From Egbert Benson1
[New York] August 4, 1797. “I take the first leisure moment to write to you on the Subject you mentioned to Me on Tuesday last, as to the Probability, whether after the Expiration of the seven Years granted by the first Law, the Legislature would prolong the Term for which the Dutch Gentlemen might hold the Lands they have purchased in our State? For four successive Sessions of the Legislature my Endeavours were unceasing, and yet nothing more could be effected than in the first Instance than a privilege for seven Years only, and that afterwards extended for thirteen Years more on Condition that the Purchasers would advance a Sum on Loan for the western Canal.2 Both these Bills passed the Assembly with great Difficulty, and without meaning to make a Merit of it with these Gentlemen, I will venture to say and which I am perswaded You will readily beleive, that much is to be attributed to my personal Influence with many of the Members.…”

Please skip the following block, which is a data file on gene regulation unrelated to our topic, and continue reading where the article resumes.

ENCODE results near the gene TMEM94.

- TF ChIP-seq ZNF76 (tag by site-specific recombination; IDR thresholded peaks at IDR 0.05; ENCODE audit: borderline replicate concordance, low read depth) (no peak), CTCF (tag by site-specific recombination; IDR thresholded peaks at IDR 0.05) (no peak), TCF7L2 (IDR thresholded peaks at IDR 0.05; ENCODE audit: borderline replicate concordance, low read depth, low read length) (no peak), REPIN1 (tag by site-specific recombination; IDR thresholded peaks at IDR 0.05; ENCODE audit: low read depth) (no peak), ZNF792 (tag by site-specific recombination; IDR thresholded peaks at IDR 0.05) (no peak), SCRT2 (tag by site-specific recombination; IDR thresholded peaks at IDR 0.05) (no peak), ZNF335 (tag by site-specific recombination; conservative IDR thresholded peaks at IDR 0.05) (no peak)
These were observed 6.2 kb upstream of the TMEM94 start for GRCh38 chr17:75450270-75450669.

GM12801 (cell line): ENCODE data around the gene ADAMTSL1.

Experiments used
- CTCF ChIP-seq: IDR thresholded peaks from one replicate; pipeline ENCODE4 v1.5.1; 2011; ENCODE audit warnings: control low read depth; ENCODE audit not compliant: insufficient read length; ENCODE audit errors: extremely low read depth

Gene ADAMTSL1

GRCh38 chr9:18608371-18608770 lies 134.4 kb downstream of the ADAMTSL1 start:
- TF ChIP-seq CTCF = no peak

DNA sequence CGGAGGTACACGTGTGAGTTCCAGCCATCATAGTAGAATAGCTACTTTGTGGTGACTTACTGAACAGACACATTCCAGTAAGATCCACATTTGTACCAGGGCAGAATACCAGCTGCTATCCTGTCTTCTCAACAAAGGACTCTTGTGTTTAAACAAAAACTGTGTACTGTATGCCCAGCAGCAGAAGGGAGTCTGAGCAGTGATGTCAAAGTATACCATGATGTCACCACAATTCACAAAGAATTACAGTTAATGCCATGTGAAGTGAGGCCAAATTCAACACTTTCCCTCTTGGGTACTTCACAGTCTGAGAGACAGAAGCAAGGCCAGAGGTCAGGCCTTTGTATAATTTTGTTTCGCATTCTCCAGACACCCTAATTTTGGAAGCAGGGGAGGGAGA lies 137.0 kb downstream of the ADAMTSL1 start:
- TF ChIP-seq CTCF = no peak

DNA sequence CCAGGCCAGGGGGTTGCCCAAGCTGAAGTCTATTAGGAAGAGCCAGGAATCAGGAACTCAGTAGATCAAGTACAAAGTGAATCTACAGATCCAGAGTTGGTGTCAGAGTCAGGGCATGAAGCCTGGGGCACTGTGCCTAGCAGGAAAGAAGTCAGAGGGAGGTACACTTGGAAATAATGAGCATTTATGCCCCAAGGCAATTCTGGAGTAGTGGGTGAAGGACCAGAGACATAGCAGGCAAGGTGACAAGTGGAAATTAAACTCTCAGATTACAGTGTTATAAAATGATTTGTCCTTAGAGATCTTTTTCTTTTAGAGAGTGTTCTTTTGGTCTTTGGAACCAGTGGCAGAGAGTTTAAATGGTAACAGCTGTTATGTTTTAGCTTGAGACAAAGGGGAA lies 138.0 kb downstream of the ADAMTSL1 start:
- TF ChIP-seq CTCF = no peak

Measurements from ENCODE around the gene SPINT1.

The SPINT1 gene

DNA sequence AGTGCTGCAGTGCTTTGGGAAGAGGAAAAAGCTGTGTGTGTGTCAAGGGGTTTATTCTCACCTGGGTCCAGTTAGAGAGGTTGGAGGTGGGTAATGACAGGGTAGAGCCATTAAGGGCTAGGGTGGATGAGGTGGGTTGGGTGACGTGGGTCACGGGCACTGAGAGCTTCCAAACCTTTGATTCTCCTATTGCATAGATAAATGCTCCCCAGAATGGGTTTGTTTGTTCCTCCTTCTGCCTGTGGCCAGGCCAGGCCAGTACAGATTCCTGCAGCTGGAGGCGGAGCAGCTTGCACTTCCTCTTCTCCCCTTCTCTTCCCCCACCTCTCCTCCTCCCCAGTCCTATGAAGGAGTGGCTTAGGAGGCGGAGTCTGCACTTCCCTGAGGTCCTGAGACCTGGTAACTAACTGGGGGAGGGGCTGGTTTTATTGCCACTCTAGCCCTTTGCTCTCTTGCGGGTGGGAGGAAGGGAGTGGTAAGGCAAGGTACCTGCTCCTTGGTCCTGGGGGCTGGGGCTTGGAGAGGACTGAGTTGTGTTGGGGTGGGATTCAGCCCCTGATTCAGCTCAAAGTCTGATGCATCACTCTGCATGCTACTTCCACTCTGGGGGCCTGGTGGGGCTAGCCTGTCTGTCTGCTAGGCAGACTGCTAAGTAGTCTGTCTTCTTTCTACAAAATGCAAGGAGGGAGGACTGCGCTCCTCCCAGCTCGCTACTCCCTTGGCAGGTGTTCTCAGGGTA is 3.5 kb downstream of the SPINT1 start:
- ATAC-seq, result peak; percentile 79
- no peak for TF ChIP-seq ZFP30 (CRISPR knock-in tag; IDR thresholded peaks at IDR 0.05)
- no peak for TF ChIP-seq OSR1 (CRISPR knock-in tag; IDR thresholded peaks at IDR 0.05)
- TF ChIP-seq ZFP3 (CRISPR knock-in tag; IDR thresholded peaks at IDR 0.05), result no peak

ALS, Gemeentearchief Amsterdam, Holland Land Company. These documents were transferred in 1964 from the Nederlandsch Economisch-Historisch Archief, Amsterdam.
1. This letter was addressed to H in his capacity as an attorney for the Holland Land Company. For the full text of this letter and other relevant documents, see Goebel, Law Practice description begins Julius Goebel, Jr., ed., The Law Practice of Alexander Hamilton: Documents and Commentary (New York and London, 1964– ). description ends , forthcoming volumes.
For an explanation of the contents of this letter, see H to Théophile Cazenove, January 22, 1796, notes 2 and 3; Cazenove to Benson and H, May 29, July 5, 1797. See also Robert Morris to H, June 7, 1795.